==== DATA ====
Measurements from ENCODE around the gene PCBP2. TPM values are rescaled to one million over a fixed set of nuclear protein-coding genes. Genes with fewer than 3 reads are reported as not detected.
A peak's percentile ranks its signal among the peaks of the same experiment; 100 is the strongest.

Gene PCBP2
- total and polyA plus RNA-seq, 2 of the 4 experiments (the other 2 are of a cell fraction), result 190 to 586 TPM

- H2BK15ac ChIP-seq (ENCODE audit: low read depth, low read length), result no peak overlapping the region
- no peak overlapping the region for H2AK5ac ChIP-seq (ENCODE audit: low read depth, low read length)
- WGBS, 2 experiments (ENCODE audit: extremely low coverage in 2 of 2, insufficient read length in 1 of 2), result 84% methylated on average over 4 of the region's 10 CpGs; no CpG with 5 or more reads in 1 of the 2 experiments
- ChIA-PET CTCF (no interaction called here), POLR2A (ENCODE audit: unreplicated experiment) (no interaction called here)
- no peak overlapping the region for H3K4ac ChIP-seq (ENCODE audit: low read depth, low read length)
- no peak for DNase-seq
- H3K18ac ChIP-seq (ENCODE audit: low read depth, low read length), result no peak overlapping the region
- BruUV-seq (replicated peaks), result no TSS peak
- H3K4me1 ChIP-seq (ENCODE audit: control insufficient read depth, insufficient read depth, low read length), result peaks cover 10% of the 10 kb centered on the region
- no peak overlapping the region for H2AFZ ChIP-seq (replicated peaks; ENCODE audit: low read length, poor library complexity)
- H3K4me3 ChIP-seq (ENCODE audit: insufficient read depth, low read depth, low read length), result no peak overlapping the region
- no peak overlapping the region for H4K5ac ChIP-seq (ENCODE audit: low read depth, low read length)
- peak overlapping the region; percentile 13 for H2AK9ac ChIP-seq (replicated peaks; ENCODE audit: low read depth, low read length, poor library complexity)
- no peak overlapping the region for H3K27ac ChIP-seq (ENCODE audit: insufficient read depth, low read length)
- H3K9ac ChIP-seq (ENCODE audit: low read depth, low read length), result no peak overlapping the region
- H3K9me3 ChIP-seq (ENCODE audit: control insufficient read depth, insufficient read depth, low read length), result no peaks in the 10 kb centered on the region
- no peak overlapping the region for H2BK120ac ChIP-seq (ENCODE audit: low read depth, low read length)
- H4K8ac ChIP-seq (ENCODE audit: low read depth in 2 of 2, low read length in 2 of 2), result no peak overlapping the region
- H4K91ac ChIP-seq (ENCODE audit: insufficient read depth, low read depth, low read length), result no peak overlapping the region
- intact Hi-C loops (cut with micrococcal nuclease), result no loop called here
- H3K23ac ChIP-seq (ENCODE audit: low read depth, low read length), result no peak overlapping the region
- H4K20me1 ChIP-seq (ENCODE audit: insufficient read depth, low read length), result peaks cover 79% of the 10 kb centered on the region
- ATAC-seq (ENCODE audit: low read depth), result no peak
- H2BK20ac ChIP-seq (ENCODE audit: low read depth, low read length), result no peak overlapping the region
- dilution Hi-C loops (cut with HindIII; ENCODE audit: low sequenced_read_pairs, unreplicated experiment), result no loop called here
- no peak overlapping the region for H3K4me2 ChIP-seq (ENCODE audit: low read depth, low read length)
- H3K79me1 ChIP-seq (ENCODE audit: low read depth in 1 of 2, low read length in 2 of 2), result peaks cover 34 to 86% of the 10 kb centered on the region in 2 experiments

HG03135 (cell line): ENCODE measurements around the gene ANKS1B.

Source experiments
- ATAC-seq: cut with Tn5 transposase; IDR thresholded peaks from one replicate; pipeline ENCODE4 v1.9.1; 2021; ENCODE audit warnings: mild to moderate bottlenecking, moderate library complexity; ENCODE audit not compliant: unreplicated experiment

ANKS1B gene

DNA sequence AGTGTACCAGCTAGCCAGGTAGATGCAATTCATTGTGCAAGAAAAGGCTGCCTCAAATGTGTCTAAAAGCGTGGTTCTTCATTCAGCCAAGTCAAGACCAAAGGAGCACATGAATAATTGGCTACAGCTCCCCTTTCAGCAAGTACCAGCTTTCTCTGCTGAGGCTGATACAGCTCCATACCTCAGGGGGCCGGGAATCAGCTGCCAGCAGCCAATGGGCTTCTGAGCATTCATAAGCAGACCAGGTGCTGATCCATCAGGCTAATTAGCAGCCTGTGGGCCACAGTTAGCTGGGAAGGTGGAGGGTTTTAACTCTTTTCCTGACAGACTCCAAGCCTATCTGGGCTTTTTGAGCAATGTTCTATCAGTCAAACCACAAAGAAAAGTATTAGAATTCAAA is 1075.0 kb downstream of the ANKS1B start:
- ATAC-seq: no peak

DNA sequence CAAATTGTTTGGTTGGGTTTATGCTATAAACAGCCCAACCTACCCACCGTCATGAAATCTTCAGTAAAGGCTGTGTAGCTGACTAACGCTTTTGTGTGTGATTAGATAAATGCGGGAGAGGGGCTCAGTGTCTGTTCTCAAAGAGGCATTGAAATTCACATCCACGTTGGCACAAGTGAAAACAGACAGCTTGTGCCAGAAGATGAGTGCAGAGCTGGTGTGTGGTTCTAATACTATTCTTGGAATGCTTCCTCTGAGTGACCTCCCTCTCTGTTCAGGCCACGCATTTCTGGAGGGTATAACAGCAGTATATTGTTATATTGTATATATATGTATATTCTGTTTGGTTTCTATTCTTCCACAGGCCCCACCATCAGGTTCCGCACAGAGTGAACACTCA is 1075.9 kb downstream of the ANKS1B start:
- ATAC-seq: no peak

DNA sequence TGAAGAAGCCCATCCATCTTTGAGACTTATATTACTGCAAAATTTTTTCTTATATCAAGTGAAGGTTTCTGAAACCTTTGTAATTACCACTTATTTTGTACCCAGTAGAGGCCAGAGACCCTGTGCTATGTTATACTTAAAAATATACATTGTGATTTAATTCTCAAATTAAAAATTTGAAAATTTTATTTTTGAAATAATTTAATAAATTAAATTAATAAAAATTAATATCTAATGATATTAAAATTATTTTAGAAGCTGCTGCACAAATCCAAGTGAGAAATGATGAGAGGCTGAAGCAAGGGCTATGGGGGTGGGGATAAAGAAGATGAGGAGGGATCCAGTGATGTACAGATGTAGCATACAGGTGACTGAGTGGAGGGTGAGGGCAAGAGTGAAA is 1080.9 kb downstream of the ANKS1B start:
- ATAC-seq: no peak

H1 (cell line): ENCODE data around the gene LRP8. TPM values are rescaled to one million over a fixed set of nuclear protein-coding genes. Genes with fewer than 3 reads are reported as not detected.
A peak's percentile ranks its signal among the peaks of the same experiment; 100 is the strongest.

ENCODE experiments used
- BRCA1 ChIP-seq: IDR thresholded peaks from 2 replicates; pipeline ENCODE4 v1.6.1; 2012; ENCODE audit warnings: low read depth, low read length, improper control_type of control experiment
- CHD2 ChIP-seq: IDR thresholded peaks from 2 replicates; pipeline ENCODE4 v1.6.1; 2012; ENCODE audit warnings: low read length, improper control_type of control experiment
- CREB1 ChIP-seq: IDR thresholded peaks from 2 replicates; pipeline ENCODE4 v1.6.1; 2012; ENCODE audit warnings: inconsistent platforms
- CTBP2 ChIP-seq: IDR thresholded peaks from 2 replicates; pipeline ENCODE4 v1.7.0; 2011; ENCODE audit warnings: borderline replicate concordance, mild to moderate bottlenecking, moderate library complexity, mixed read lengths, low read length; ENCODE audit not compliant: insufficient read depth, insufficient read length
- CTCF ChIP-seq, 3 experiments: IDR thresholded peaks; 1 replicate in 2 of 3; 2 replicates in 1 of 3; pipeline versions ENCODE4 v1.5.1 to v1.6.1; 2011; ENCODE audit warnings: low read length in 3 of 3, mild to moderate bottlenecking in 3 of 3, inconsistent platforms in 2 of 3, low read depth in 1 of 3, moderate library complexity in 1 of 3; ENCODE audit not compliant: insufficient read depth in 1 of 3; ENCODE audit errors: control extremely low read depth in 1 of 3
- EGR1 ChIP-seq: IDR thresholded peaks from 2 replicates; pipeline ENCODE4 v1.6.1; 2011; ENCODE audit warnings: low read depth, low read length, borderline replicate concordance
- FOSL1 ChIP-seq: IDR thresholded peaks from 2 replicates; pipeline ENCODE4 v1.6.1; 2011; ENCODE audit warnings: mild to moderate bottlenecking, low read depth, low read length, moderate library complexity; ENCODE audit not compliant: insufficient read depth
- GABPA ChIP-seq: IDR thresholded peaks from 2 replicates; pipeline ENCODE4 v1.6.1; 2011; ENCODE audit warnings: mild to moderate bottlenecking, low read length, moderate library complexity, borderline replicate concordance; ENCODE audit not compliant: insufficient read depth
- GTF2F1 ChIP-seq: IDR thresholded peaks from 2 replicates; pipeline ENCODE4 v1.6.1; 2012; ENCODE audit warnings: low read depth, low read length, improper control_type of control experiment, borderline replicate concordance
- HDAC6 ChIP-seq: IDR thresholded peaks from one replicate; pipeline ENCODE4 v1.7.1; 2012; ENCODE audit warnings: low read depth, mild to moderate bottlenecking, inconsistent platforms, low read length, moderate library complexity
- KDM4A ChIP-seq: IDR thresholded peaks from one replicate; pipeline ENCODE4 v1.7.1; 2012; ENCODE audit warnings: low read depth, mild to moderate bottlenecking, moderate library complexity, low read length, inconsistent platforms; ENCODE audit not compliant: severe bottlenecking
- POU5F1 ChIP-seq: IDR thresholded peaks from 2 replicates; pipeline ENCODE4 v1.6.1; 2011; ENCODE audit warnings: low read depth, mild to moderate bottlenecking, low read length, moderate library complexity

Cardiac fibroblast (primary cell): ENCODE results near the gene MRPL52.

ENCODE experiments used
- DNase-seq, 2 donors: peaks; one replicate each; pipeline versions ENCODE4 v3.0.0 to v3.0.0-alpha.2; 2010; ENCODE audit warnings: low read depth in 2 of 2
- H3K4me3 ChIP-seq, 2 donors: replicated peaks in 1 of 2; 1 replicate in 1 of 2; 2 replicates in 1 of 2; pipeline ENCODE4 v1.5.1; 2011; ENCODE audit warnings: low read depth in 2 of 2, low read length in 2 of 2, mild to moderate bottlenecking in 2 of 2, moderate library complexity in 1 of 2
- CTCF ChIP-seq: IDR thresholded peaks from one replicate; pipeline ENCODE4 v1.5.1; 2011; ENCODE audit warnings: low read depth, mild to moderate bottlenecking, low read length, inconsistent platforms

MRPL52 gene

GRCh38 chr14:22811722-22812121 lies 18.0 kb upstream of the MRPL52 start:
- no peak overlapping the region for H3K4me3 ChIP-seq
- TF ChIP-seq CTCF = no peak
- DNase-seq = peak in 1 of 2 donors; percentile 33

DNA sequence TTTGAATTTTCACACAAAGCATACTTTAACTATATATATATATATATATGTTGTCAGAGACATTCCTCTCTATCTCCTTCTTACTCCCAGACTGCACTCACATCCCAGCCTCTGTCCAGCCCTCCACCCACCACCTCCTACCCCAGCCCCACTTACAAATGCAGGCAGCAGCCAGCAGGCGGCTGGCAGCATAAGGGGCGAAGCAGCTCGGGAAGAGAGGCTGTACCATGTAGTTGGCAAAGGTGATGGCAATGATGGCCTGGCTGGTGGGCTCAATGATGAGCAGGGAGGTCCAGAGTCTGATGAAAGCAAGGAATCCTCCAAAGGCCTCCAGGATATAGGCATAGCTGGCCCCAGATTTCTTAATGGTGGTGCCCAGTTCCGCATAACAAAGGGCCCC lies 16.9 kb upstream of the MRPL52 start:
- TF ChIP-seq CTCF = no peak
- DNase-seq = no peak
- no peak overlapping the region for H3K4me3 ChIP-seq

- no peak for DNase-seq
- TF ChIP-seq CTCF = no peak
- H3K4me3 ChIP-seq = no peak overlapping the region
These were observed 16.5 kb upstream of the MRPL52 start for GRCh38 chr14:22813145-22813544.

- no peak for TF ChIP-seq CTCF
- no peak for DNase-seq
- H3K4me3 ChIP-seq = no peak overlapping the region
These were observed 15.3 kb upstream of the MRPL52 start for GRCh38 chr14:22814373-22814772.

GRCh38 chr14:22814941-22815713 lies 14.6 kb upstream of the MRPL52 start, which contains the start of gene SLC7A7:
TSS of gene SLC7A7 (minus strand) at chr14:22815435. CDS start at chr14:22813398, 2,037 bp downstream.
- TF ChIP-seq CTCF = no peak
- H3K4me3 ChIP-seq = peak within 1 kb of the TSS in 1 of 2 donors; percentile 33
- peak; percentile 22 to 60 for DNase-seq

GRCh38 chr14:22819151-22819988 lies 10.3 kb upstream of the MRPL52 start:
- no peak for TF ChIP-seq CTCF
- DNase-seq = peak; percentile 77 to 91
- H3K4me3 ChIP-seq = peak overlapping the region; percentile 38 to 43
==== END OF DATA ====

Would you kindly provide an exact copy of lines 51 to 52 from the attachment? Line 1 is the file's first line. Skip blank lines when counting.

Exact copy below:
- FOSL1 ChIP-seq: IDR thresholded peaks from 2 replicates; pipeline ENCODE4 v1.6.1; 2011; ENCODE audit warnings: mild to moderate bottlenecking, low read depth, low read length, moderate library complexity; ENCODE audit not compliant: insufficient read depth
- GABPA ChIP-seq: IDR thresholded peaks from 2 replicates; pipeline ENCODE4 v1.6.1; 2011; ENCODE audit warnings: mild to moderate bottlenecking, low read length, moderate library complexity, borderline replicate concordance; ENCODE audit not compliant: insufficient read depth